Gun Nut Challenge #12: The Bayed Boar
Chasing feral hogs with hounds has long been popular in the Deep South, and is growing in popularity elsewhere. Turn … Continued
Chasing feral hogs with hounds has long been popular in the Deep South, and is growing in popularity elsewhere. Turn loose a couple of experienced dogs in good hog country and it won’t be long until the race begins. A boar may run for quite some distance before baying up. Even hunters in good shape may be gasping for breath by the time they get to the scene. Holding the gun steady enough to thread a bullet between two very expensive hounds and into the hog’s vital area is the challenge here. The hog needs to go down with that first trigger pull, because dogs are inclined to rush into full contact when hearing the shot. If the hog is not dead, those tusks can deliver a lot of damage.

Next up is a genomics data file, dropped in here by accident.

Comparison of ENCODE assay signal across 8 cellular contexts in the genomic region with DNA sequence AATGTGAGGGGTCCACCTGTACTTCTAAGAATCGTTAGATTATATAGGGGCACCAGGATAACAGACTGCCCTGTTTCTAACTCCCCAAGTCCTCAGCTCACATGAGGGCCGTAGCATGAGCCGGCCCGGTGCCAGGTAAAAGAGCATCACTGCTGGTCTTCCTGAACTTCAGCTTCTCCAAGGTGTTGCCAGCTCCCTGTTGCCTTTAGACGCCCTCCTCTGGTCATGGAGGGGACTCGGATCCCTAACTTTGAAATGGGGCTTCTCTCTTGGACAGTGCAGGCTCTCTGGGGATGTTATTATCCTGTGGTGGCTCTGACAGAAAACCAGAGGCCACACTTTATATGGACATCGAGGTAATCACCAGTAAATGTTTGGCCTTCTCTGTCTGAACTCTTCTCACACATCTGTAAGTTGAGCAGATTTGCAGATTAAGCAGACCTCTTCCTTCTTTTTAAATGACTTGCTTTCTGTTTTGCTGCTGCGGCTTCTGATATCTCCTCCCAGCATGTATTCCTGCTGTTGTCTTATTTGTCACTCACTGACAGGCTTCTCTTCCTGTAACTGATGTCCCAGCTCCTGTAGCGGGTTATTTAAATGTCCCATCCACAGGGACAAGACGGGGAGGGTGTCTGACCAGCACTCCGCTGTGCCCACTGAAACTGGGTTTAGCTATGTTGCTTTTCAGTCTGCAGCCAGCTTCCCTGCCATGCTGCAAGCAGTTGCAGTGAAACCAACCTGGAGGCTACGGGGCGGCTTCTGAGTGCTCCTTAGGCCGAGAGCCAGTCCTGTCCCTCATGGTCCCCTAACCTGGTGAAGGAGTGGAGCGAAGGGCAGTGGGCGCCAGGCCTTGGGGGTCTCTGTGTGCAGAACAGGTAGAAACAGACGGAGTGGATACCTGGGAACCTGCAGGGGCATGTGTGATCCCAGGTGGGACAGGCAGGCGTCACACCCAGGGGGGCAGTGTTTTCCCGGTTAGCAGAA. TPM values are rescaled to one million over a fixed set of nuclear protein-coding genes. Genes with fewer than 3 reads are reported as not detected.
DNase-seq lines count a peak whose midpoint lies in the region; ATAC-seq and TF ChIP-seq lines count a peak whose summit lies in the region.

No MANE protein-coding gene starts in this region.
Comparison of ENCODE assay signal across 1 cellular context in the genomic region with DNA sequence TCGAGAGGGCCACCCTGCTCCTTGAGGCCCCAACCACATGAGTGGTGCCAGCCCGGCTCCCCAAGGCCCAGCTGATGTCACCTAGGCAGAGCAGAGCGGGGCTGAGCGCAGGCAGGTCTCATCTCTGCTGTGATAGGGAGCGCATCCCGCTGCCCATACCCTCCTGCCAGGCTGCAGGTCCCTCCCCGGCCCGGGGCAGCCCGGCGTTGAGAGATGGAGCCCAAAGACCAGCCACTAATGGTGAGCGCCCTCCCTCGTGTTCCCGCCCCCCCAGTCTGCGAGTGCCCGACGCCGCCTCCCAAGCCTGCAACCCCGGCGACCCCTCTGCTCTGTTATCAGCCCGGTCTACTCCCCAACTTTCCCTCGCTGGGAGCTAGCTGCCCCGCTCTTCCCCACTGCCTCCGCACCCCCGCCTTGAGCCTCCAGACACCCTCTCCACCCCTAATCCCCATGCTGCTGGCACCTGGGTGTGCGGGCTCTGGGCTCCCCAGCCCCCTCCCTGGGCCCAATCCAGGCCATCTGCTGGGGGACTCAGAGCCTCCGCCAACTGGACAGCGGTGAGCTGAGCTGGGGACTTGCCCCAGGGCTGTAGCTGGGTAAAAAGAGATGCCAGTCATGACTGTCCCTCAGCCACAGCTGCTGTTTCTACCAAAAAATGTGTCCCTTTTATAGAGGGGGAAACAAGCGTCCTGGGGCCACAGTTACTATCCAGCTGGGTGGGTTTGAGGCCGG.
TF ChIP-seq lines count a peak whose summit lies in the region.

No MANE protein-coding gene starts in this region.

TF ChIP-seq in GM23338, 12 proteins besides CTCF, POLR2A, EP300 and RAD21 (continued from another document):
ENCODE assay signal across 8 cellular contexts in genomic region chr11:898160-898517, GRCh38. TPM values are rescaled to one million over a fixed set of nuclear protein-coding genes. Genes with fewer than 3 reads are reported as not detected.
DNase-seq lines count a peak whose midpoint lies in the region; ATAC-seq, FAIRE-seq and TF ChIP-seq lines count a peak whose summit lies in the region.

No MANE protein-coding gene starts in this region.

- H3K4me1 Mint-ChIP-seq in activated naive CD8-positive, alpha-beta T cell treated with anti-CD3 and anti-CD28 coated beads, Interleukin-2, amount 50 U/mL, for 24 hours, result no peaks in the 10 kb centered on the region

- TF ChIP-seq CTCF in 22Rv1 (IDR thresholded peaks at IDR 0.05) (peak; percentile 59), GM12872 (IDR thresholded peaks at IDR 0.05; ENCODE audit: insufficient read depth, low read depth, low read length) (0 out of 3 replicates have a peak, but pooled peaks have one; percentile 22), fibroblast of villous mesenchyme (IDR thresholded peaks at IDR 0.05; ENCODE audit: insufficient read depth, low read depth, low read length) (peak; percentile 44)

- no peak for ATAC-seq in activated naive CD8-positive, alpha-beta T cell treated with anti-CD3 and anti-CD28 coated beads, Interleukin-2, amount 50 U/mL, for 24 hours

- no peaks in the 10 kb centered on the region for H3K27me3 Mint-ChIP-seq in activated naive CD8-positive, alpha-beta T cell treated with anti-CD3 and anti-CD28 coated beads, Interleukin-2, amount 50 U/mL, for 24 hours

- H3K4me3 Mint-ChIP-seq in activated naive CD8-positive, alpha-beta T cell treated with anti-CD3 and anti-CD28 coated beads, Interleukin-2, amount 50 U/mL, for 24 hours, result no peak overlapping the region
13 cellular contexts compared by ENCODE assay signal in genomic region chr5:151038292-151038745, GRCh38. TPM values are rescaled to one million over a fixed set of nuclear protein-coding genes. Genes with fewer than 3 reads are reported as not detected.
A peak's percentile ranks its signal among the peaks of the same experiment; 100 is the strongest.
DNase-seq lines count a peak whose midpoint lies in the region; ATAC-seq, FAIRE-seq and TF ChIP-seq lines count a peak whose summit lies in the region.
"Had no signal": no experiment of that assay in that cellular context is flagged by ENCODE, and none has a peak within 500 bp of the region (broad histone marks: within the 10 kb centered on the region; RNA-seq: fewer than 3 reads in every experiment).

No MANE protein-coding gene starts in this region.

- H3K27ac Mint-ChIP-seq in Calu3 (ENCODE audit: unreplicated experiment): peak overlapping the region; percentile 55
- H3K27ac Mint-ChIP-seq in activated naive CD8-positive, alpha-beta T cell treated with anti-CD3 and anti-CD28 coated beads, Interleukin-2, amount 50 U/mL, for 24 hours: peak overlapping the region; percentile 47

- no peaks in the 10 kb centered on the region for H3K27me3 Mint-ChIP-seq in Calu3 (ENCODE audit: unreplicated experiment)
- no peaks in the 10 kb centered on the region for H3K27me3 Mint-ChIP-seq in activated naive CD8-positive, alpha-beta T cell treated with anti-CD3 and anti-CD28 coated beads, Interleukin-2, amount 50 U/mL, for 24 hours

Draw a boar on poster board and staple it to a couple of stakes driven into the ground. Fashion two dog targets and place them in front of the pig target so they obscure all but a 4-inch-wide vertical strip of the pig’s shoulder. Back off 5 yards and with gun on safe and in hand, run in place until your heart is racing and you are breathing hard, then stop and within three seconds place a bullet into the pig. In a real-life situation you would never take a shot that close to the dogs, but if you can consistently place your bullets into that 4-inch slot, you are ready to join the chase.
Make the shot in two seconds.
A revolver in .41 or .44 magnum with open sights, such as the Ruger Super Blackhawk.